“That Got Me To Thinkin’…?” “Motherhood” Chapter 47
By Bruce Williams
We all celebrated Mother’s Day yesterday, and I’ve been thinking about the selflessness of motherhood lately—about giving up all your time, money, your sleep, your sanity…even your body for a bit to let a parasitic embryo grow inside of you for nine months and then spend the next thirty years or so occupying the frontspace of your brain every waking minute. I love watching pregnant women absent-mindedly stroking the underside of their protruding bellies while they place the other, anticipatory hand gently atop the beach ball, effectively framing their expectancy’s roundness; or the duck waddle of late pregnancy, with the accompanying get-this-thing-outta-me verklemptedness. There’s a beauty in this altruism, the succumbing to the endless river current that motherhood brings. The tears of joy, tears of recognition, tears of fear and sadness. Lots and lots of mom tears.
When my own wife was nearing labor we stopped in for a checkup at Swedish before heading south after spending a day in Seattle, and the medical personnel suggested that we go walk around the block a couple times and get something to eat and then check back in afterward to see if she’d achieved another centimeter of dilation. Terrified of lengthening our tether to the hospital so near to fruition, we did just that—grabbing some clucks and fries while she caught her ever-lessening breath between trips around Boren and Mercer. Returning back to the ER she was now the required expansion, so they booked us into the birthing ward for the night. Once her epidural was administered and they broke her water, we knew we were getting close and a shuddering wave of panic engulfed Michelle—I’m sure at the realization that she was about to pass what amounted to a bowling ball between her legs. Nervously I held her, touching our foreheads together in a silent attempt to calm her, and for several minutes it was just the two of us alone in a crowded room amidst the white coats, blips and blue-lit monitors. When they eventually play the trailer for the movie of my life, this quiet, charged, tender moment will be amongst the many highlights.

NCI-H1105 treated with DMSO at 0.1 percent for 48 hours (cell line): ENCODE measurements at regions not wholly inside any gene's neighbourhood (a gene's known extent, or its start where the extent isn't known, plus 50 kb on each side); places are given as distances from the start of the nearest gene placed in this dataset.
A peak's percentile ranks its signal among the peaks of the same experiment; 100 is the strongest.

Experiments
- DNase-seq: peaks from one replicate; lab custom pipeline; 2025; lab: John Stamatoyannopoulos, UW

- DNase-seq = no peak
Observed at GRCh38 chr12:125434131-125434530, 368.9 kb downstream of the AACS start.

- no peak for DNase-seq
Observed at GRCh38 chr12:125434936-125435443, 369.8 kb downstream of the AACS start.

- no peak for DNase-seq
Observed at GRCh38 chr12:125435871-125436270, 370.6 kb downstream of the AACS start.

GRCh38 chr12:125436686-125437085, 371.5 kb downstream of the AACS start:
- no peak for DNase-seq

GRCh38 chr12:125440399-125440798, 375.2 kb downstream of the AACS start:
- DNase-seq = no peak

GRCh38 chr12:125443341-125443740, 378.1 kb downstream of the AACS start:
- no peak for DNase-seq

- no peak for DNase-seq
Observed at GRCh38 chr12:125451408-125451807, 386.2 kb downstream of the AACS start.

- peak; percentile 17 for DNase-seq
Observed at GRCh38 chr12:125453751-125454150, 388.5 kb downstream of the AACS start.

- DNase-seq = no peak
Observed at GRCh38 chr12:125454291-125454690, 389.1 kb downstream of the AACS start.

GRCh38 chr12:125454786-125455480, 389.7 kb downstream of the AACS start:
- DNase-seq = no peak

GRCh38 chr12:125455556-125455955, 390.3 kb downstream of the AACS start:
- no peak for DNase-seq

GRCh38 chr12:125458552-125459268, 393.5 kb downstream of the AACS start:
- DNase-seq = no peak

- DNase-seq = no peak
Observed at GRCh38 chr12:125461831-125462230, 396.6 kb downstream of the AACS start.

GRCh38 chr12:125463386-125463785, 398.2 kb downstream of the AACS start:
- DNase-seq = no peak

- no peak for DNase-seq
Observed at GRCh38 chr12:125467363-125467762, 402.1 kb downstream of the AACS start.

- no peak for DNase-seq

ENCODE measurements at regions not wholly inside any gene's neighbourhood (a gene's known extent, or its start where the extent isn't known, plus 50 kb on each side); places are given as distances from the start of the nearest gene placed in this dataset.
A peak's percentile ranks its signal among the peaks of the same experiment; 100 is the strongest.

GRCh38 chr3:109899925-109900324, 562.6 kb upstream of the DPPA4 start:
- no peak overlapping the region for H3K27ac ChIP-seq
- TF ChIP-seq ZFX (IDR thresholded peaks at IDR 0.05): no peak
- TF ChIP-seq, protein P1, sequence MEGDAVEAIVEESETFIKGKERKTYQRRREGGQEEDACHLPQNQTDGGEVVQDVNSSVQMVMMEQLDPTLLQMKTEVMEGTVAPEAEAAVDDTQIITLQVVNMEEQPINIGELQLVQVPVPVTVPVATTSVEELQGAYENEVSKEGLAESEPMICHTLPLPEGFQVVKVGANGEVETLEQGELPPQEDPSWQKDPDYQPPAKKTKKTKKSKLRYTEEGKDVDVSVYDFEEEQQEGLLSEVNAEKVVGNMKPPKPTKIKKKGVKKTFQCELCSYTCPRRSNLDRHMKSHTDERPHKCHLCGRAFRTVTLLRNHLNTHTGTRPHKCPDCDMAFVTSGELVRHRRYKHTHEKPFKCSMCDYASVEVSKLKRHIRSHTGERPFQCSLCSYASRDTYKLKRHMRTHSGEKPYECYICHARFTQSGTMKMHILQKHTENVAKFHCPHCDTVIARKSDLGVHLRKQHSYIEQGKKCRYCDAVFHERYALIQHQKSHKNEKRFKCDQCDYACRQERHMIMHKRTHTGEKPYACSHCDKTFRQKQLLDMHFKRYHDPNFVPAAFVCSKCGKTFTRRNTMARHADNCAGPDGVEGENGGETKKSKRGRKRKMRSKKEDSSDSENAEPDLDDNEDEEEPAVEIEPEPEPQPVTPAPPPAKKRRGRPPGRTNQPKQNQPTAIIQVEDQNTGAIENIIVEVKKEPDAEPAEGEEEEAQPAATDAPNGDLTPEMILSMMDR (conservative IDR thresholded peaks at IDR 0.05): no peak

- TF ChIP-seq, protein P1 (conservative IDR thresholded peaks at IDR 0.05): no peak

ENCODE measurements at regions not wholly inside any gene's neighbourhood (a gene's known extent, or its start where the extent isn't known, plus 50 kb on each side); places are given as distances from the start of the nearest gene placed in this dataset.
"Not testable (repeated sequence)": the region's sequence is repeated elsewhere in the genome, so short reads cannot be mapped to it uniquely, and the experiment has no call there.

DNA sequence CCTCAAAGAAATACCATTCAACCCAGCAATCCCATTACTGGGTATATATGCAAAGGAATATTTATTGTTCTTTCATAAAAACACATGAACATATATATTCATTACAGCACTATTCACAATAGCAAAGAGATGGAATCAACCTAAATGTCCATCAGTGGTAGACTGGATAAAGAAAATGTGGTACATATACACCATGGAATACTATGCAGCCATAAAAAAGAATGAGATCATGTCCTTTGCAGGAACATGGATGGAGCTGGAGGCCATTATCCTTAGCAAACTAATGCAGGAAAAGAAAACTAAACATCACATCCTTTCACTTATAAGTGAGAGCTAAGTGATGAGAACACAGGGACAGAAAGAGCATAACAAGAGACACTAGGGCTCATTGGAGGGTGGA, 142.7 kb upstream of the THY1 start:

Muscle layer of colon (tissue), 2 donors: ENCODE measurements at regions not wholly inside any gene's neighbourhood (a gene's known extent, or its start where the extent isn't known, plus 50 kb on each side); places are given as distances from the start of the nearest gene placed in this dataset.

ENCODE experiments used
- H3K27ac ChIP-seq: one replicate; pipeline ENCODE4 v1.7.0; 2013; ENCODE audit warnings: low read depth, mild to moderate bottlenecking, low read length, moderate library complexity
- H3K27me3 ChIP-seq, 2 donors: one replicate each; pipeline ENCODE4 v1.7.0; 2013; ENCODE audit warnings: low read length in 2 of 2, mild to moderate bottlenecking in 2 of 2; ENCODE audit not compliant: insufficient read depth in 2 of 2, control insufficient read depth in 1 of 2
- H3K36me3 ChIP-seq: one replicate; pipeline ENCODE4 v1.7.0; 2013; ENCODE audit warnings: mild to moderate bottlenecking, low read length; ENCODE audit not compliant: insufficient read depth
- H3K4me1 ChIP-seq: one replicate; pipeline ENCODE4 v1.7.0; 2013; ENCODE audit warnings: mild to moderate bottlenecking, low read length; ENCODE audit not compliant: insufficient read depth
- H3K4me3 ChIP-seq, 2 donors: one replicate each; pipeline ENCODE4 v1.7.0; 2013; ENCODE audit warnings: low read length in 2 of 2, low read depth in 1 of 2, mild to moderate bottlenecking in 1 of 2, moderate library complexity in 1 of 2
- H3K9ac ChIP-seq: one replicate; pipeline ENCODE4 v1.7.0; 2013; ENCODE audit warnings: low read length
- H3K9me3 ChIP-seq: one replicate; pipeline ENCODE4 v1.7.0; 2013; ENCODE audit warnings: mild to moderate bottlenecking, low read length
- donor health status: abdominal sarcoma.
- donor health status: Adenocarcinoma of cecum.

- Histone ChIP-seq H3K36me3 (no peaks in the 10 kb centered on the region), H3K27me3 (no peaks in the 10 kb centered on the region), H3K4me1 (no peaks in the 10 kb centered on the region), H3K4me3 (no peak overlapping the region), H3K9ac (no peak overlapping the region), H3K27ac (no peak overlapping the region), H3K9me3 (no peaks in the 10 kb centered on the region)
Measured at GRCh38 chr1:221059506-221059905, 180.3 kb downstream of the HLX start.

My own mom forced me to go to church as a kid, trying to create some sort of moral compass in me. Her expectation of me was always to go to and to finish college—which I eventually did on my own dime and in my own time after a lost period of post-teen listlessness and over-drinking that I’m sure she forfeited hours of sleep over…seeing me only when I’d show up for a free club sandwich at a restaurant as she’d slip me a $20 afterward and tell me that she was praying for me. A few days ago I met her and grandpa at Mercato’s in Olympia along with my sister Linda and we treated them to lunch (I had a lovely pumpkin ravioli with apple cider cream, carmelized onions and hazelnuts). I brought her a big planter full of flowers that Michelle had picked out—she loves to grow stuff (I do too), and I helped her unload it at her house and placed on the bench outside her front door. I thought about it driving the whole way down from Auburn—how now, after I’ve been a parent for over fourteen years and I now know what goes into it, that so many times you regret losing your patience, losing your temper, losing your focus…how hard and thankless parenting often is—that your payoff is often way down the road once your own kids have matured and begun to realize what you went through—that I should just say a simple, “thank you”—but alas, there was never a break in the conversation or a quiet aside. She often reads my column, so hopefully she’ll still receive my unspoken gratitude.
They say there is no smother without mother—the helicopter moms with their thick tangles of apron strings and endless questions…but remember—she once had your diapery shit underneath her fingernails. She’s had the last of your Ritz crackers crushed up in the bottom of her purse for weeks. She made you a late dinner when she was dog tired and got out of the bath dripping wet because she heard you screaming, only to realize you were just venting at a video game. She cleaned the carpet where you left a Sharpie with the cap off. She never let on that you interrupted coitus with your night terrors or how hurt she was when you didn’t come up with even a homemade card for her birthday. No one will ever love you more than your mom. Don’t ever take that for granted.